A first-timer’s guide to Vanuatu


Jungle-cloaked islands, rich kastom (traditional) cultures, blockbuster scuba diving and a remarkably accessible active volcano are just a small part of the allure of Vanuatu, an 80-plus island archipelago made for adventure.

With only a fraction of visitors to Vanuatu venturing beyond the cruise ship port and family-friendly resorts of the capital Port Vila (“Vila” to locals), this sparsely developed South Pacific nation offers more intrepid travelers the now-rare opportunity to experience natural attractions and cultural experiences untouched by mass tourism. Slip on your swimwear and dive in.

Head to Pentecost Island on Saturdays between April and June to see the ancient ritual that inspired bungee jumping © Pvince73 / Shutterstock

When should I go to Vanuatu?

Vanuatu’s dry season, from late April to September, is the most popular time to visit, but with just 45,000 tourist arrivals per year, even the main island of Efate doesn’t feel crowded during the high season. Budget travelers may uncover more accommodation deals in the October-to-March low (wet) season, with trade-offs including higher humidity and an increased risk of tropical storms and cyclones. Increased rainfall during the wet season can also impact underwater visibility in some destinations, yet diving is generally good year-round across the archipelago.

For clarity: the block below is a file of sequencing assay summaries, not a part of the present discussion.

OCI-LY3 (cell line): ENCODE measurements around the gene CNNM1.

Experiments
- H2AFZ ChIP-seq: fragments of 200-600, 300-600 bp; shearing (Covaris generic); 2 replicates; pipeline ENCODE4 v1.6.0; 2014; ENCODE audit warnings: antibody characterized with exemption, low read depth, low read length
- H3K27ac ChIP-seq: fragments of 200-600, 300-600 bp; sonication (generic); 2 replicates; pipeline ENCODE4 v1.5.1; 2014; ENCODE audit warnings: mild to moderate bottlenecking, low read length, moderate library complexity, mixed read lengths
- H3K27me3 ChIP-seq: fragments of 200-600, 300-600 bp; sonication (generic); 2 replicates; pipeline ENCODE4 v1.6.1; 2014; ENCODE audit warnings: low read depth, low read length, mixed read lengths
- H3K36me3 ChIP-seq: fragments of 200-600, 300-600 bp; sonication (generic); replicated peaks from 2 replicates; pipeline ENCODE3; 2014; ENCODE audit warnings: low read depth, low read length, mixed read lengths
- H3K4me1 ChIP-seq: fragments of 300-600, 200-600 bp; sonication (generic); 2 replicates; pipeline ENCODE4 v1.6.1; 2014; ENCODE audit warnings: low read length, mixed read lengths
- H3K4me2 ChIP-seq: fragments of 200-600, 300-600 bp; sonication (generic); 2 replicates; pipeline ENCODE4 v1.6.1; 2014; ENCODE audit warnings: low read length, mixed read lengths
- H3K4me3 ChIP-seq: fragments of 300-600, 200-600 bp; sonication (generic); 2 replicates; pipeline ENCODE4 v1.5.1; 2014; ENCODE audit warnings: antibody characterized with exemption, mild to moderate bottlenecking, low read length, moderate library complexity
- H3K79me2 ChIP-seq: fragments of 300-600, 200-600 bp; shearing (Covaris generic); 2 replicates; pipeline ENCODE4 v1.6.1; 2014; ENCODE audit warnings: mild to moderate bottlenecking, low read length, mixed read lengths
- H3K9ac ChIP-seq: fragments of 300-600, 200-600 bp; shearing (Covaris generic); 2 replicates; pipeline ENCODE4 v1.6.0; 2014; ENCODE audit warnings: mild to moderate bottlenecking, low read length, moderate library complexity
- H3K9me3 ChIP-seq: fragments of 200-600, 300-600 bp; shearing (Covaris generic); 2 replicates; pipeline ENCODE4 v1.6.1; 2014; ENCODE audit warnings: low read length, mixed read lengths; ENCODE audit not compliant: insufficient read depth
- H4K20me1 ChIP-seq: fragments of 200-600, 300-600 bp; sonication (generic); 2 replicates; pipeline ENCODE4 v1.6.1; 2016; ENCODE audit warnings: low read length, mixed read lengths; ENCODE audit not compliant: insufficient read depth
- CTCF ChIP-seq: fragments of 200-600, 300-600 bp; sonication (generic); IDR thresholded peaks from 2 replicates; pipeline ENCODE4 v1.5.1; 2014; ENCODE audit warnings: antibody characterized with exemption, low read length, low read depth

Most of Vanuatu’s festivals are held during the dry season. Visit Pentecost Island on a Saturday between April and June to take in the ancient naghol (land diving) ritual that inspired modern bungee jumping; the Maskelyne Islands in July for the two-day Maskelyne Canoe Race and Arts Festival; and Ambrym Island, also in July, for the Lylywy Cultural Festival showcasing Vanuatu’s unique Rom dance.

How much time should I spend in Vanuatu?

For travelers seeking an easy family holiday or budget-friendly getaway, a week away (including flights) at a Port Vila area resort should fit the bill. For travelers keen to venture beyond Efate, allow around nine days plus international flights for a relaxed two-island itinerary, especially if you plan on doing some diving, or two-to-three weeks to visit additional islands.

Is it easy to get in and around Vanuatu?